Epistasis (non-additive selective effects) between alleles has been detected in the HA and NA genes of influenza by considering patterns of ordered substitution events [47]. Full inclusion of epistasis into a model, however, is difficult, due to the rapid inflation of the number of parameters required. With the addition of a substantial number of parameters, epistatic effects between pairs of mutations could potentially be modelled. However, there is no guarantee that epistasis operates purely on this level; interactions between three, four, or more mutations may also play a role in viral fitness. Our model includes epistatic effects where all but one of the mutations in question are fixed; repeated instances of identical mutations are assigned independent selection coefficients. We note that, under certain circumstances, epistasis may be irrelevant. Where two alleles are seen only in isolation in the population, and never together in combination, epistatic effects between them do not come into play. Beyond this, incorporation of epistasis into the model would be challenging, and was not attempted here, the assumption of additive fitness effects representing a first approximation.

Interference and viral evolution

Using a minimal model accounting for interference, we have here characterised selection in the HA gene of influenza at the level of individual polymorphisms. Our approach takes into account the fact that the gene evolves as part of a haploid, asexual virus with high mutation rate, and essentially no homologous recombination, so that linkage disequilibrium between polymorphisms has a substantial impact on its evolution. Examining statistics of selection inferred for historic data, our model suggests that the combined effect of interference is more important than the effect of inherent selection for the fixation or death of a polymorphism. While many methods for inferring selection exist, we believe that it is by accounting for the specific genetic properties of systems such as influenza that progress in understanding their evolution will most rapidly be made.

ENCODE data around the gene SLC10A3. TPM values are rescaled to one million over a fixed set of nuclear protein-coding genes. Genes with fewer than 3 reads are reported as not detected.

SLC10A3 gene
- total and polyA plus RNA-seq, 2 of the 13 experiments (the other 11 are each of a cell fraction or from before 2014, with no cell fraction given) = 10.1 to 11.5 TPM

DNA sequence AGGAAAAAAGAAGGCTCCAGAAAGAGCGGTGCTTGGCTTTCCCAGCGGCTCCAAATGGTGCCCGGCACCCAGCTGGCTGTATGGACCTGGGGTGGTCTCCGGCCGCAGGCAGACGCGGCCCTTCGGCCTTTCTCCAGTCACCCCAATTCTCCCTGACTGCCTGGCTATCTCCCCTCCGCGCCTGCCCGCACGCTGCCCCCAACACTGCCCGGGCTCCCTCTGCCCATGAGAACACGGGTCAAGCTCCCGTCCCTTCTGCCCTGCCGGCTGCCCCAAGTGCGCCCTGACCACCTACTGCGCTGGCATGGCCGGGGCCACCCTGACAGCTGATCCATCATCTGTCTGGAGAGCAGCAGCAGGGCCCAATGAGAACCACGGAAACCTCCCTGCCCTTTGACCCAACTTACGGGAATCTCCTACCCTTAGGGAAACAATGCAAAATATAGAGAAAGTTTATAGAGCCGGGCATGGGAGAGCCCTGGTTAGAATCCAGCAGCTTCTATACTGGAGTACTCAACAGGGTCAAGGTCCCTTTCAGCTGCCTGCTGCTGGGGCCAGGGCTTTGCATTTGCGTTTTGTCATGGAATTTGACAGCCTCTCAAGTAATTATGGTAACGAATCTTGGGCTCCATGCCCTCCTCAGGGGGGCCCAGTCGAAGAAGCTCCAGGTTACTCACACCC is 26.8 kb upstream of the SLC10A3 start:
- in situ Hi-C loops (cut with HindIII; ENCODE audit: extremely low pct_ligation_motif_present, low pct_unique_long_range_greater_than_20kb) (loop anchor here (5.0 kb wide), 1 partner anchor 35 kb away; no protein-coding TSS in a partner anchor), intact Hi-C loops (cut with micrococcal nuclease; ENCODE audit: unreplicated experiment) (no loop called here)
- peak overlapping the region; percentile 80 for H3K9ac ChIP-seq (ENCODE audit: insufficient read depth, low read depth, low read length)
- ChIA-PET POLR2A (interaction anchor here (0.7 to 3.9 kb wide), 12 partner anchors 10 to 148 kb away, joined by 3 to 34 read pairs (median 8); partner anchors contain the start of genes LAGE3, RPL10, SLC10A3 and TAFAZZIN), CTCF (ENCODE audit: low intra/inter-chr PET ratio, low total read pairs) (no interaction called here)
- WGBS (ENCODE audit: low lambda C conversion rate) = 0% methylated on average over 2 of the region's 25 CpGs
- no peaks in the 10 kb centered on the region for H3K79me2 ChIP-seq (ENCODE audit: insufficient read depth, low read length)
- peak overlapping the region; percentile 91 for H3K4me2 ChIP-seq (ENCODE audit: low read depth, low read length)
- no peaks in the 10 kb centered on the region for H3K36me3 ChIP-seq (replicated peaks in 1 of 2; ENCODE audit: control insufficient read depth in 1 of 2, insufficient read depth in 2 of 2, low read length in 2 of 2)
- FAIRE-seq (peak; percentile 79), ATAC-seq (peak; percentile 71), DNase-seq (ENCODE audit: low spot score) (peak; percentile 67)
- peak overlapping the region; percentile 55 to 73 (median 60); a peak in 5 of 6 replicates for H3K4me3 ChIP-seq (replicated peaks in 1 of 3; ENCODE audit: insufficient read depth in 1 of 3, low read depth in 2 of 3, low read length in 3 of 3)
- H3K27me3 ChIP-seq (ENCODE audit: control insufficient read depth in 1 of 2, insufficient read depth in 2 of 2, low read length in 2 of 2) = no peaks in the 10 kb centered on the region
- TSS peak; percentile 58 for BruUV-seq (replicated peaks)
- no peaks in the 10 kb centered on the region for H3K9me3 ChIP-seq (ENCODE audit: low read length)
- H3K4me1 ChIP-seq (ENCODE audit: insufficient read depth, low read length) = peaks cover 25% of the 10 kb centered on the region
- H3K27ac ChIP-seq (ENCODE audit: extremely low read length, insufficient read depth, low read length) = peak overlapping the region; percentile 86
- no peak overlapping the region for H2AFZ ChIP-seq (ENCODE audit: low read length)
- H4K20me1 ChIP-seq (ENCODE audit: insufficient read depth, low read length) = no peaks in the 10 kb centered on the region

Methods

Obtaining polymorphism data

Complete sequences for the HA gene of the subtype H3N2 of human influenza A were obtained from the NCBI influenza virus resource [32], including all sequences sampled from 1968 until 7th Feb 2011, a total of 3327 sequences. Sequence alignment of protein sequences was carried out using MUSCLE [48], corresponding RNA sequences being matched to this alignment using in-house software. Beginning at 29th June 1968, samples of sequences were taken every 60 days, each sample comprising all sequences recorded within 180 days of the sample point. Sampling in this manner grouped viral sequences taken from all seasons in both hemispheres, accounting for geographical and seasonal differences. Ambiguously dated sequences were assigned to the central day of their specified year or month of sampling.